Predictive maintenance (PdM)Get the Maintenance Manager's Guide to Digital Transformation
What is predictive maintenance (PdM)?
Predictive maintenance (PdM) uses data analysis to identify operational anomalies and potential equipment defects, enabling timely repairs before failures occur. It aims to minimize maintenance frequency, avoiding unplanned outages and unnecessary preventive maintenance costs.
How does predictive maintenance work?
Predictive maintenance uses historical and real-time data from various parts of your operation to anticipate problems before they happen. There are three main areas of your organization that factor into predictive maintenance:
- The real-time monitoring of asset condition and performance
- The analysis of work order data
- Benchmarking MRO inventory usage
Predictive maintenance relies heavily on technology and software, particularly the integration of IoT, artificial intelligence, and integrated systems. These systems connect various assets, enabling data sharing, analysis, and actionable insights. Information is gathered through sensors, industrial controls, and business software like EAM and ERP. This data is then processed to pinpoint areas needing attention, with techniques such as vibration analysis, oil analysis, thermal imaging, and equipment observation serving as examples.
Choosing the correct technique for performing condition monitoring is an important consideration that is best done in consultation with equipment manufacturers and condition monitoring experts.
When is predictive maintenance suitable?
Applications that are suitable for predictive maintenance (PdM) include those that:
- Have a critical operational function
- Have failure modes that can be cost-effectively predicted with regular monitoring
Unsuitable applications for predictive maintenance include those that:
- Do not serve a critical function
- Do not have a failure mode that can be cost-effectively predicted
Who uses predictive maintenance?
Generally speaking, a maintenance manager and maintenance team use predictive maintenance tools and asset management systems to monitor impending equipment failure and maintenance tasks.
How is predictive maintenance used?
Let's say you have a pump on your production line. If this pump breaks, it will stall production until you can fix or replace it, which could take hours. Your asset management system can monitor the pump’s temperature. If its temperature rises past a certain threshold, you know the pump is under stress and could possibly fail soon. You can then schedule some time to perform preventive maintenance before a complete failure stops production.
Predictive maintenance software can notify the maintenance team of the stress on a specific machine. It uses predictive analytics to flag issues and lets the team know to set up preventative maintenance, which helps reduce costly downtime.
Advantages of predictive maintenance
Compared with preventive maintenance, predictive maintenance ensures that a piece of equipment requiring maintenance is only shut down right before imminent failure. This reduces the total time and cost spent maintaining equipment.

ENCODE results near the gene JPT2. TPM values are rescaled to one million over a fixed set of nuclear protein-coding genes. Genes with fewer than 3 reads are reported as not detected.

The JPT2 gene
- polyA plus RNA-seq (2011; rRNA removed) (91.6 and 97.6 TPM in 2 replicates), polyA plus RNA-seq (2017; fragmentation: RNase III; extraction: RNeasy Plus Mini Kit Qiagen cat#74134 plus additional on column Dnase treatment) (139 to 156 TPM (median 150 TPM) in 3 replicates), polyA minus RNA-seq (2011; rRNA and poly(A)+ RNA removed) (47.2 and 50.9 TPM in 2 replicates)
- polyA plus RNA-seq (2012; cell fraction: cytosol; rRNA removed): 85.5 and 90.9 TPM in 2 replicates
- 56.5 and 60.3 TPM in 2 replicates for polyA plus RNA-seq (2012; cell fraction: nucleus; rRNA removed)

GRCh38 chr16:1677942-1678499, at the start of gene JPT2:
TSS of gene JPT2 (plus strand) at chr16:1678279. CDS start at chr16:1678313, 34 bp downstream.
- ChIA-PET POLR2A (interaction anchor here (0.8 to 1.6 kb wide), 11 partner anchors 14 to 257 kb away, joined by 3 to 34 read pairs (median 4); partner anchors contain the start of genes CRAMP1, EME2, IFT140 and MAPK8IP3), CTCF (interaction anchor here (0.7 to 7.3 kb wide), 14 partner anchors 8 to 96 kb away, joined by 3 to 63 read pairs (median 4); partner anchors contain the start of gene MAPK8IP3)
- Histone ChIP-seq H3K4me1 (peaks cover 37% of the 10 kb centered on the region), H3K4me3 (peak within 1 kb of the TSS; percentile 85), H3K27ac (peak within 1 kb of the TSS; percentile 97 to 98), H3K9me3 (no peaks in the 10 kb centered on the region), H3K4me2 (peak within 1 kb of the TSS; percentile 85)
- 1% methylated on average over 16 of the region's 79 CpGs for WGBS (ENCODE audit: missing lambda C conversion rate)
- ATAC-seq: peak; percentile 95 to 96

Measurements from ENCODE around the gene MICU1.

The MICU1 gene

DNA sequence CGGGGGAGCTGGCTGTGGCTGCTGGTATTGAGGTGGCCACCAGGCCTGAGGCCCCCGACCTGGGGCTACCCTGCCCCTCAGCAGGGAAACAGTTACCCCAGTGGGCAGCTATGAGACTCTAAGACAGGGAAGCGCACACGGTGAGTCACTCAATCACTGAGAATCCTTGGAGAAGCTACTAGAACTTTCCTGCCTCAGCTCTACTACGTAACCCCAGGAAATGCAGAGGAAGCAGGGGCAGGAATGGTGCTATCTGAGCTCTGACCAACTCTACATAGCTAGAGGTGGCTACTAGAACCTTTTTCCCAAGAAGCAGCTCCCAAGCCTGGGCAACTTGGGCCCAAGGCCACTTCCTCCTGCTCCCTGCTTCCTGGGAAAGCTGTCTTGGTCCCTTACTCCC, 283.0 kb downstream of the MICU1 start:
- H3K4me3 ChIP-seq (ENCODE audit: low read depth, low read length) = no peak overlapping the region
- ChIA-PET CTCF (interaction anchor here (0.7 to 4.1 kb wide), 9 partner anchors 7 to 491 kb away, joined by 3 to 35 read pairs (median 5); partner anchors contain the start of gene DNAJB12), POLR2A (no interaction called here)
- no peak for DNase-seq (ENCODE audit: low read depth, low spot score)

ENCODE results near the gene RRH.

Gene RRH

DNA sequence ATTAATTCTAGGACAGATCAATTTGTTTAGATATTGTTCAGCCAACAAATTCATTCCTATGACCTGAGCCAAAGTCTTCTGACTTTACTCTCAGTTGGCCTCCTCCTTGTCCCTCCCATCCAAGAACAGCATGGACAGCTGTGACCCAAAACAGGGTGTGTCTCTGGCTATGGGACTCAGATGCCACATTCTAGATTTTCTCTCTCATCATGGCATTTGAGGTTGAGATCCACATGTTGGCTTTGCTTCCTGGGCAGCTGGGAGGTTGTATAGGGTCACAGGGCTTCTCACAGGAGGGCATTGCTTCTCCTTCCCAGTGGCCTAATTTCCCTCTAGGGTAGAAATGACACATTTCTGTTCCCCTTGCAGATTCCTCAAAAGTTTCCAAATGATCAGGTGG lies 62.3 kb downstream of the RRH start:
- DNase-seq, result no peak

This brings several cost savings:
- Minimizing the time, the equipment is being maintained
- Minimizing the production hours lost to maintenance
- Minimizing the cost of spare parts and supplies
In addition to these advantages predictive maintenance also:
- Increase asset life: Regularly monitoring equipment health and addressing minor issues before they become major can extend the useful life of assets.
- Optimizes maintenance activities: Instead of routine or scheduled maintenance (which might be over or underdone), PdM ensures maintenance is carried out only when required, leading to efficient use of resources.
- Allows for better spare parts management: Knowing in advance what parts might fail allows for better inventory management, reducing the need for overstocking and ensuring parts are available when needed.
Disadvantages of predictive maintenance
By using predictive techniques, maintenance can be performed just in time to avoid unplanned downtime and improve equipment lifespan. While there are many advantages to this approach, there are also some disadvantages to consider:
- High initial costs: Setting up predictive maintenance typically requires investments in sensors, data analytics software, and sometimes even IoT (Internet of Things) infrastructure. For many companies, the upfront costs can be quite high.
- Complexity: Implementing predictive maintenance requires integrating different technologies and systems, analyzing vast amounts of data, and retraining personnel. This can introduce complexities that not every organization is equipped to handle.
- Over-reliance on technology: Just because the system predicts that a piece of equipment is fine doesn't always mean it is. There's always a risk of becoming too reliant on predictive data and ignoring other signs of equipment problems.
Predictive vs. preventive maintenance
The impact of predictive maintenance
Predictive maintenance optimizes the timing of work on assets to minimize frequency and maximize reliability without added costs. It leverages sensor data, AI, and machine learning to guide maintenance decisions. A successful predictive maintenance program crucially depends on techniques like vibration analysis, and equipment observation. Despite challenges like high initial costs and the need for specialized expertise, it's efficient, saving costs and resources. Before adopting predictive maintenance, consult with equipment manufacturers and monitoring experts.